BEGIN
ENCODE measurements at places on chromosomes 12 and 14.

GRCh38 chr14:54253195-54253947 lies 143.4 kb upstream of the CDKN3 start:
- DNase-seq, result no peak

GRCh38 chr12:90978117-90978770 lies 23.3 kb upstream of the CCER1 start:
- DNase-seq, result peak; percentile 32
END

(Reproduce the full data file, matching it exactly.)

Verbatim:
ENCODE measurements at places on chromosomes 12 and 14.

GRCh38 chr14:54253195-54253947 lies 143.4 kb upstream of the CDKN3 start:
- DNase-seq, result no peak

GRCh38 chr12:90978117-90978770 lies 23.3 kb upstream of the CCER1 start:
- DNase-seq, result peak; percentile 32